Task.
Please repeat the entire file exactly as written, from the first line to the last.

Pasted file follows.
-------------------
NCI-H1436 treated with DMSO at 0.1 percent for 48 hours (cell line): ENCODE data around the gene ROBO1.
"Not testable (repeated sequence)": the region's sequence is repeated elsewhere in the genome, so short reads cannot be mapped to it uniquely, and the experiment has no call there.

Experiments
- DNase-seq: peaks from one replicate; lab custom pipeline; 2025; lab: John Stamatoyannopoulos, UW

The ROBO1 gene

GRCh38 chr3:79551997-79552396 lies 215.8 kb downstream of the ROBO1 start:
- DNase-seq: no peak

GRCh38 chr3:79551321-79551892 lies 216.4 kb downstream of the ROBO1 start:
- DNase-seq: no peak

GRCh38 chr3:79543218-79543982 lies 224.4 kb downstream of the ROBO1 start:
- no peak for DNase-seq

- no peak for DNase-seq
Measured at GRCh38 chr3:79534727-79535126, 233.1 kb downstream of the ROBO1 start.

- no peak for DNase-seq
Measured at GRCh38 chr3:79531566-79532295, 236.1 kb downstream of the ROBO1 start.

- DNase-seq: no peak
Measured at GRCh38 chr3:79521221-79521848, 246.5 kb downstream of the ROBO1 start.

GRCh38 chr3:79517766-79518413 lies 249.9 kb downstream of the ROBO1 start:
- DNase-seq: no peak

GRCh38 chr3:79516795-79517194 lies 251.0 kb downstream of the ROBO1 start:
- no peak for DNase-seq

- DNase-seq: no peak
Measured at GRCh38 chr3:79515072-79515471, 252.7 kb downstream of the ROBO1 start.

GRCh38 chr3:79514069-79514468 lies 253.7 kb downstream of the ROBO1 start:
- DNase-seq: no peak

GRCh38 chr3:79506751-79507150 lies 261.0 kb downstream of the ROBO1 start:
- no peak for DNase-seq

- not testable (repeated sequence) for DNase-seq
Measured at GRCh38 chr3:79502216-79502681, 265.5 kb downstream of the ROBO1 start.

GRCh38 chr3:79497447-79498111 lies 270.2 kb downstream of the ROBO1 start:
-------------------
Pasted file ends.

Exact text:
NCI-H1436 treated with DMSO at 0.1 percent for 48 hours (cell line): ENCODE data around the gene ROBO1.
"Not testable (repeated sequence)": the region's sequence is repeated elsewhere in the genome, so short reads cannot be mapped to it uniquely, and the experiment has no call there.

Experiments
- DNase-seq: peaks from one replicate; lab custom pipeline; 2025; lab: John Stamatoyannopoulos, UW

The ROBO1 gene

GRCh38 chr3:79551997-79552396 lies 215.8 kb downstream of the ROBO1 start:
- DNase-seq: no peak

GRCh38 chr3:79551321-79551892 lies 216.4 kb downstream of the ROBO1 start:
- DNase-seq: no peak

GRCh38 chr3:79543218-79543982 lies 224.4 kb downstream of the ROBO1 start:
- no peak for DNase-seq

- no peak for DNase-seq
Measured at GRCh38 chr3:79534727-79535126, 233.1 kb downstream of the ROBO1 start.

- no peak for DNase-seq
Measured at GRCh38 chr3:79531566-79532295, 236.1 kb downstream of the ROBO1 start.

- DNase-seq: no peak
Measured at GRCh38 chr3:79521221-79521848, 246.5 kb downstream of the ROBO1 start.

GRCh38 chr3:79517766-79518413 lies 249.9 kb downstream of the ROBO1 start:
- DNase-seq: no peak

GRCh38 chr3:79516795-79517194 lies 251.0 kb downstream of the ROBO1 start:
- no peak for DNase-seq

- DNase-seq: no peak
Measured at GRCh38 chr3:79515072-79515471, 252.7 kb downstream of the ROBO1 start.

GRCh38 chr3:79514069-79514468 lies 253.7 kb downstream of the ROBO1 start:
- DNase-seq: no peak

GRCh38 chr3:79506751-79507150 lies 261.0 kb downstream of the ROBO1 start:
- no peak for DNase-seq

- not testable (repeated sequence) for DNase-seq
Measured at GRCh38 chr3:79502216-79502681, 265.5 kb downstream of the ROBO1 start.

GRCh38 chr3:79497447-79498111 lies 270.2 kb downstream of the ROBO1 start: